Brazil eyes cloning to bolster endangered species

Nov 14, 2012
A jaguar is seen in a zoo in San Salvador. Scientists in Brazil will try cloning endangered animal species like the jaguar, a researcher said Wednesday.

Scientists in Brazil will try cloning endangered animal species like the jaguar, a researcher said Wednesday.

"The idea is to start with an animal that is endangered, or where have gone down sharply, such as the jaguar, the maned wolf or even the local deer," said Carlos Frederico Martins, a researcher with Embrapa Cerrado.

State-run Embrapa, the government's unit, is launching the effort jointly with the Brasilia Zoo, the institutions told AFP. They are set to sign a joint agreement.

The research will also include experiments on artificial insemination and embryo transplants for species at risk.

A cloned animal would not be released back to nature, and would contribute little to saving its species in the short run.

But over time, animals that underwent or embryo transplants could be released.

Martins said it could be a few years before a wild animal is cloned in Brazil. A cow has already been cloned in the country and was born in March 2001.

Researchers clone to improve their desirable characteristics and efficiency. Brazil is the world's top beef exporter.

Explore further: Improving the productivity of tropical potato cultivation

add to favorites email to friend print save as pdf

Related Stories

Cloned horse gives birth

May 01, 2008

Italian scientist Cesare Galli says the world's first cloned horse, Prometea, has given birth to a healthy foal.

No cloned steaks on EU plates

Oct 19, 2010

The European Union on Tuesday announced plans for a five-year ban on animal cloning for food production as well as a traceability system for imports of semen and embryos of clones.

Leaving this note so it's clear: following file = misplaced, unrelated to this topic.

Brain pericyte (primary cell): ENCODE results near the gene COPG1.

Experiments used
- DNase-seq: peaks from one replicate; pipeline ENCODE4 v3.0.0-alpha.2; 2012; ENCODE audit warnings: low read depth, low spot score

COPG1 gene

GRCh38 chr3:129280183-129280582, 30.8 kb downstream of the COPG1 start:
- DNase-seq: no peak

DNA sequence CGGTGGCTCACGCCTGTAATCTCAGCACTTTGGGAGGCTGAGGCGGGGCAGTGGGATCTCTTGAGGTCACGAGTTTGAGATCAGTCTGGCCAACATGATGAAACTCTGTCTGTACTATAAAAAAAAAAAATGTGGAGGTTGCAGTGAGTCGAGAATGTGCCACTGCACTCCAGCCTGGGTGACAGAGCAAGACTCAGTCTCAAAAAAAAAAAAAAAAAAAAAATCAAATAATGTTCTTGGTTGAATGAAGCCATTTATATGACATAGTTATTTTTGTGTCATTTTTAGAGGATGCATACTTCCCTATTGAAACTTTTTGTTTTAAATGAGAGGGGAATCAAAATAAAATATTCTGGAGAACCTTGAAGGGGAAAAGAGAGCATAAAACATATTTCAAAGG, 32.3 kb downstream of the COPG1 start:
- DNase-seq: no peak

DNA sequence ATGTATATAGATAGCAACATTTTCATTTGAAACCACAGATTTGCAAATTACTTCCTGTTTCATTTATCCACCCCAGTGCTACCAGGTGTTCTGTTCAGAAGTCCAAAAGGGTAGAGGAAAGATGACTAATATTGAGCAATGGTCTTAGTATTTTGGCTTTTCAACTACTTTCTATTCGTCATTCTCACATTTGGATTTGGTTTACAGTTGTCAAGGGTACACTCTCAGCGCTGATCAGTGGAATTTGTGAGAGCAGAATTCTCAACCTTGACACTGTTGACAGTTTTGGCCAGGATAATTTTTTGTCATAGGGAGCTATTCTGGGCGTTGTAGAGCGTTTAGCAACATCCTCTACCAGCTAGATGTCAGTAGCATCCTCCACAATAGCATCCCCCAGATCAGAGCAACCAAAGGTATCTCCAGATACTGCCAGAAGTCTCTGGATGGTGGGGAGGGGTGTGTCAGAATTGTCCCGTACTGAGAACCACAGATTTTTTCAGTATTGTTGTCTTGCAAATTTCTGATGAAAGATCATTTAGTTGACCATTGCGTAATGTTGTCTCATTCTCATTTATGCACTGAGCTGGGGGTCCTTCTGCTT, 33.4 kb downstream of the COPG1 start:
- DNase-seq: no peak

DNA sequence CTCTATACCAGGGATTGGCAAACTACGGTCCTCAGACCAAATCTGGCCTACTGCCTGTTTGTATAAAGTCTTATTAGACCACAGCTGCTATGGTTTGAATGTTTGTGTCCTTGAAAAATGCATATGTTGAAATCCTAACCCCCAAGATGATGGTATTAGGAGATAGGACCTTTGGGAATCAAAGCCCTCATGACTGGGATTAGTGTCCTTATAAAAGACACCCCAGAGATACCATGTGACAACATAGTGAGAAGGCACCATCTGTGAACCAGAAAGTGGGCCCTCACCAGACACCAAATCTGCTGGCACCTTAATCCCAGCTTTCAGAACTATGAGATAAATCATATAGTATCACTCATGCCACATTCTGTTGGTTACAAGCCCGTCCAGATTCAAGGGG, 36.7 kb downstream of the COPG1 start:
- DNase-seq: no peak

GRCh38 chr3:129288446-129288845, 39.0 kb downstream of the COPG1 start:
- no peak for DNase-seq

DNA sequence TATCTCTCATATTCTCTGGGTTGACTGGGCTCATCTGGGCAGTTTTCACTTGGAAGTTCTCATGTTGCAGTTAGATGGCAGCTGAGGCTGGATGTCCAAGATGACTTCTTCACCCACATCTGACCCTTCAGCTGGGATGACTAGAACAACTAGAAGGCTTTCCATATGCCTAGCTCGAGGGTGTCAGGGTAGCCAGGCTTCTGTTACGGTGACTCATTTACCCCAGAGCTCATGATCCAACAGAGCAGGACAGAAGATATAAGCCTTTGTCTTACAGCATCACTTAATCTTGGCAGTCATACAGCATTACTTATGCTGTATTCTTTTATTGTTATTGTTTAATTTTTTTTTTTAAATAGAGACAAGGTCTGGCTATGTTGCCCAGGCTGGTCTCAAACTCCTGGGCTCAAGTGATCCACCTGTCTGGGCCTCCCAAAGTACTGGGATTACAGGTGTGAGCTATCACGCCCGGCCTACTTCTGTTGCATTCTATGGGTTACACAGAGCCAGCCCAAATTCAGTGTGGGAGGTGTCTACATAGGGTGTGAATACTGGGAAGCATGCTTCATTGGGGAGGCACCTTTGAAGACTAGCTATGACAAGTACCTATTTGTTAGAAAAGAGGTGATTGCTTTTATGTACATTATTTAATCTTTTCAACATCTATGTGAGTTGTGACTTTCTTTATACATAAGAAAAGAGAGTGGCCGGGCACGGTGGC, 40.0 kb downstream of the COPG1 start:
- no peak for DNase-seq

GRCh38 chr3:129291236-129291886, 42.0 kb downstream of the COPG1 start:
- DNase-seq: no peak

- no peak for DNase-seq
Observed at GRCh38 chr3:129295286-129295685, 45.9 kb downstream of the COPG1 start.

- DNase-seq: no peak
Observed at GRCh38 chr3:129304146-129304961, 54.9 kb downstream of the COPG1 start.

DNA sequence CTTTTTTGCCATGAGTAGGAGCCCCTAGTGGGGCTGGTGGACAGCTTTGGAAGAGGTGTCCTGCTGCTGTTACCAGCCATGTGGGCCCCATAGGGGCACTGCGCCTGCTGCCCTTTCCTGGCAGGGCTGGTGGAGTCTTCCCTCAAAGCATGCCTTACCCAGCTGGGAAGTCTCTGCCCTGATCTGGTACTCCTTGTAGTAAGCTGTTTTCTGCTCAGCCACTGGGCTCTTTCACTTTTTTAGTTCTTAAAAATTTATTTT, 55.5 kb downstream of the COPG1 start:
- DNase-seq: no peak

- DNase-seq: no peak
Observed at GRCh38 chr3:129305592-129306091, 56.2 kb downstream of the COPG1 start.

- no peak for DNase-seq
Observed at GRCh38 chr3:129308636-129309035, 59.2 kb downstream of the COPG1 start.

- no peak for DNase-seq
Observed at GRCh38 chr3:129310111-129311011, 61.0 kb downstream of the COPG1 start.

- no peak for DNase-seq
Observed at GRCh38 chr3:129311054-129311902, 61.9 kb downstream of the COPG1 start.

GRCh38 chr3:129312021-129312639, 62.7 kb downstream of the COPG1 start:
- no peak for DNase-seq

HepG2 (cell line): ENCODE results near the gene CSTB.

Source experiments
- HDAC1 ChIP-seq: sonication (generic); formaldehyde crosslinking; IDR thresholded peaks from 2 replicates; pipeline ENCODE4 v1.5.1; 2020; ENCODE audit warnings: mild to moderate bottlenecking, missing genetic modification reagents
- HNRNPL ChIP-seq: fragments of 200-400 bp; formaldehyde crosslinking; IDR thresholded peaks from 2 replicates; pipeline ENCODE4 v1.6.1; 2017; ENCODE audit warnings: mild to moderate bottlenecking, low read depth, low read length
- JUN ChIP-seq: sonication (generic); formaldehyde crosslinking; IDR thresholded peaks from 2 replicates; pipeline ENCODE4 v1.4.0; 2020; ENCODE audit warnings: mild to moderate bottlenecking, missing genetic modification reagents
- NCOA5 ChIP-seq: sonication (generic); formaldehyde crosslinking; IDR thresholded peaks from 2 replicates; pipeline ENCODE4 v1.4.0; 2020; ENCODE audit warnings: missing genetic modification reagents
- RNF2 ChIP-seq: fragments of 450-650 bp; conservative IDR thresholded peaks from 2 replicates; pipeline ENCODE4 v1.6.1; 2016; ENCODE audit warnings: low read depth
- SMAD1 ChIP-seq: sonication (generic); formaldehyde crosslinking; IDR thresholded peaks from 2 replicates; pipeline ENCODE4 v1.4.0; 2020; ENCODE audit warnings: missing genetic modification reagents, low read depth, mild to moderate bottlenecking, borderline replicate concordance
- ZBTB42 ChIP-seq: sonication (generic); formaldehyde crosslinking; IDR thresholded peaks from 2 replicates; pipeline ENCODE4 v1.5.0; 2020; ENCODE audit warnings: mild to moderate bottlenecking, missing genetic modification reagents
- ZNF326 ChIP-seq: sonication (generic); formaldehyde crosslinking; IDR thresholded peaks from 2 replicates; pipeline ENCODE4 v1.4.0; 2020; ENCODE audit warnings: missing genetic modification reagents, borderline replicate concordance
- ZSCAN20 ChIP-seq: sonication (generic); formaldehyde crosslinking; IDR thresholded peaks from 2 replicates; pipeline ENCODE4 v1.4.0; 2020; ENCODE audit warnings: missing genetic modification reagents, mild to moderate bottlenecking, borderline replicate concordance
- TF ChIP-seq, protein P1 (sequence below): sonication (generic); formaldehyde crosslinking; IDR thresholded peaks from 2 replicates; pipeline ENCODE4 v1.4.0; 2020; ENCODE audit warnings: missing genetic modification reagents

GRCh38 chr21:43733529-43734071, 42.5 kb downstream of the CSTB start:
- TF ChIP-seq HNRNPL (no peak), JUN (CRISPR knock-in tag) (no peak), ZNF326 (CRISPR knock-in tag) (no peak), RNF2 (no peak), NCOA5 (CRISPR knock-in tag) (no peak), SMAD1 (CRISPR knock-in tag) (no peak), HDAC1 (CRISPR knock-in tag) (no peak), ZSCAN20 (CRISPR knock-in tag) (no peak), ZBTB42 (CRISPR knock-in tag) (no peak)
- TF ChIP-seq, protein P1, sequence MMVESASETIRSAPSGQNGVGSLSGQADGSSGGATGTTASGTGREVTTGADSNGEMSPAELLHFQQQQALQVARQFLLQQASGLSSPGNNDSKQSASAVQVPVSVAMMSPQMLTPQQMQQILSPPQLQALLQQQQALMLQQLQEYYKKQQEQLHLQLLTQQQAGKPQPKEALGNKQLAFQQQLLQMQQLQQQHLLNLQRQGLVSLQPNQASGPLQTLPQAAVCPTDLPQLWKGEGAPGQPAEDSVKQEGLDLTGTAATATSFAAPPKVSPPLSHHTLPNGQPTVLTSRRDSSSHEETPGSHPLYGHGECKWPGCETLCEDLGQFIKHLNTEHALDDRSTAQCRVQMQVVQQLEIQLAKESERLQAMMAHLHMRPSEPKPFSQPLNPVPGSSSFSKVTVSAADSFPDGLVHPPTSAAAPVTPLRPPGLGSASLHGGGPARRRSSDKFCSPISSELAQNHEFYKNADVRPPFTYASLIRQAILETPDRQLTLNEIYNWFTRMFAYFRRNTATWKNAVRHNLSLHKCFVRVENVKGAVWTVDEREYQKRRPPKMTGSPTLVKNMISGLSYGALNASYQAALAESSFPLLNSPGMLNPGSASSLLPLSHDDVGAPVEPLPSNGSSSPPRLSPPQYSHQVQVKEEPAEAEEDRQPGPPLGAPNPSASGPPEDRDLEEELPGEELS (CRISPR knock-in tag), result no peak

Can feces save the species?

May 12, 2008

It’s a tough job, but somebody, or at least some dogs, have to do it. In the Cerrado region of Brazil, four dogs trained to detect animal feces by scent are helping researchers monitor rare and threatened wildlife such ...

Recommended for you

Building better soybeans for a hot, dry, hungry world

16 hours ago

(Phys.org) —A new study shows that soybean plants can be redesigned to increase crop yields while requiring less water and helping to offset greenhouse gas warming. The study is the first to demonstrate ...

Gene removal could have implications beyond plant science

17 hours ago

(Phys.org) —For thousands of years humans have been tinkering with plant genetics, even when they didn't realize that is what they were doing, in an effort to make stronger, healthier crops that endured climates better, ...

Chrono, the last piece of the circadian clock puzzle?

Apr 15, 2014

All organisms, from mammals to fungi, have daily cycles controlled by a tightly regulated internal clock, called the circadian clock. The whole-body circadian clock, influenced by the exposure to light, dictates the wake-sleep ...

User comments : 0

More news stories

Revealing camouflaged bacteria

A research team at the Biozentrum of the University of Basel has discovered an protein family that plays a central role in the fight against the bacterial pathogen Salmonella within the cells. The so cal ...

Chimpanzees prefer firm, stable beds

Chimpanzees may select a certain type of wood, Ugandan Ironwood, over other options for its firm, stable, and resilient properties to make their bed, according to a study published April 16, 2014 in the open-access ...